The insert of full-color photos in the middle of the book was a delightful bit of nostalgia for me. I can't remember the last time I read a book that included "scenes from the movie," but it's certainly been a long time. And yet, the photos irritated me because I could see from the captions that the filmmakers made significant changes to the plotline, and that those changes appeared to make the film more formulaic. It's funny how that always seems to happen, isn't it?

Thursday, May 20, 2010

Permission to write crap

I've never been big on the whole philosophy of turning off your inner editor and letting yourself write crap and fix it later. Forever ago when I wrote Prototype I tried doing just that, and the results were disappointing. Writing had always tended to come easily for me, but I found myself stuck at the beginning of this book, feeling like someone had shut off a valve in me and the words just wouldn't flow. So I did what I'd always heard other people talking about and just plowed ahead, figuring I could fix it later. In the end, I wasn't very happy with what I wrote, and I don't feel like I ever quite fixed it either.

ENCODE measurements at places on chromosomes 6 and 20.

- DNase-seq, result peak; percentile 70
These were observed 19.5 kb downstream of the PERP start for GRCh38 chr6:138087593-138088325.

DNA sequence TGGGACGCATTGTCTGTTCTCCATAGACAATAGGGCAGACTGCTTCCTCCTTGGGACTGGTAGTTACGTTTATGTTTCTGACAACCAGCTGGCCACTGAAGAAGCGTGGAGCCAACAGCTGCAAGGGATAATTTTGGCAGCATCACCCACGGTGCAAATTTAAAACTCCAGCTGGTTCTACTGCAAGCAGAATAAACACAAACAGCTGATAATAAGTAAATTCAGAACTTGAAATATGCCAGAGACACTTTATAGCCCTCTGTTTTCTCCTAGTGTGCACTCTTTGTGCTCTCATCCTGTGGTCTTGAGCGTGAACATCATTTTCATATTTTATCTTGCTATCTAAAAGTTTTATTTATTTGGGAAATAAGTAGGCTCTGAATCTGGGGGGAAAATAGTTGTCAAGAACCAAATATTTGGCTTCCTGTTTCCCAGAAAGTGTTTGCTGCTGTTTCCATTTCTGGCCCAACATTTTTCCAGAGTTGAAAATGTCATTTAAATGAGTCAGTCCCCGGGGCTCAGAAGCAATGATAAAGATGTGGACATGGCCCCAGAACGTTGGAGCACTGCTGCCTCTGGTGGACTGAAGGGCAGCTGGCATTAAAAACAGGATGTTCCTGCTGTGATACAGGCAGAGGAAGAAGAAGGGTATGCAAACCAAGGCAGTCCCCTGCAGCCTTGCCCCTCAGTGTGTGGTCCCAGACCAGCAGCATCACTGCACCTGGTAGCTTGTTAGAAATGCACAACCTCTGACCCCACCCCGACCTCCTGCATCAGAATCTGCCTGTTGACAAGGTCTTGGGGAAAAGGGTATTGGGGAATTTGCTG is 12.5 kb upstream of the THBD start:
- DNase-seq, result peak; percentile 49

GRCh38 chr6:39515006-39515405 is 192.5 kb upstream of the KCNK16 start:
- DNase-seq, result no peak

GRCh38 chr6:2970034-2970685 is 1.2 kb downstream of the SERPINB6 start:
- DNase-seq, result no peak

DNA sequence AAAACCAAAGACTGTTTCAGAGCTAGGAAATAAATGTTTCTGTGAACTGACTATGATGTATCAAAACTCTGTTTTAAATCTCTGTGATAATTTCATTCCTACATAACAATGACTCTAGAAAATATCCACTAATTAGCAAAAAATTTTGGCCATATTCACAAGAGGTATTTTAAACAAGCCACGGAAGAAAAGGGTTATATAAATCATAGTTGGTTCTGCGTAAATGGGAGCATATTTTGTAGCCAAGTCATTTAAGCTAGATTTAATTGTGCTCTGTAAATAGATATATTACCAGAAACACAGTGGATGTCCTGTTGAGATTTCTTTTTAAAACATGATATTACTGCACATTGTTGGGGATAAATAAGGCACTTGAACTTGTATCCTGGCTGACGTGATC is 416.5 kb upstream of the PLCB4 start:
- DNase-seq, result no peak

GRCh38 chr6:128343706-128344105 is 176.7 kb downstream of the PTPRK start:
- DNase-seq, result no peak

With Vanishing Act I didn't set out giving myself permission to write crap. That doesn't mean I wrote wonderfully polished stuff either. Many times crap is what I did write, but it was the best crap I was capable of turning out at the time. I've done a ton of revision, as I've attested to here, so this post is certainly not about writing stuff so good you don't need to revise. But I came to feel that if I gave myself permission to write stuff I thought was crap at the time, then crap was precisely what I would write, and I found decrapping crap to be excruciating and verging on impossible.